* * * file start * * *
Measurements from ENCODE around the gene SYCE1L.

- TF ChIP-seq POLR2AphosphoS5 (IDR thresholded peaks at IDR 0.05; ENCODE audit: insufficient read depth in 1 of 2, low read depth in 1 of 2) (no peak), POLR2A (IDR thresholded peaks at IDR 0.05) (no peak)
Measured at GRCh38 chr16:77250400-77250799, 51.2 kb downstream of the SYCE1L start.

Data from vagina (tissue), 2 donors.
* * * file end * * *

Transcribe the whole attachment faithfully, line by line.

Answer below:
Measurements from ENCODE around the gene SYCE1L.

- TF ChIP-seq POLR2AphosphoS5 (IDR thresholded peaks at IDR 0.05; ENCODE audit: insufficient read depth in 1 of 2, low read depth in 1 of 2) (no peak), POLR2A (IDR thresholded peaks at IDR 0.05) (no peak)
Measured at GRCh38 chr16:77250400-77250799, 51.2 kb downstream of the SYCE1L start.

Data from vagina (tissue), 2 donors.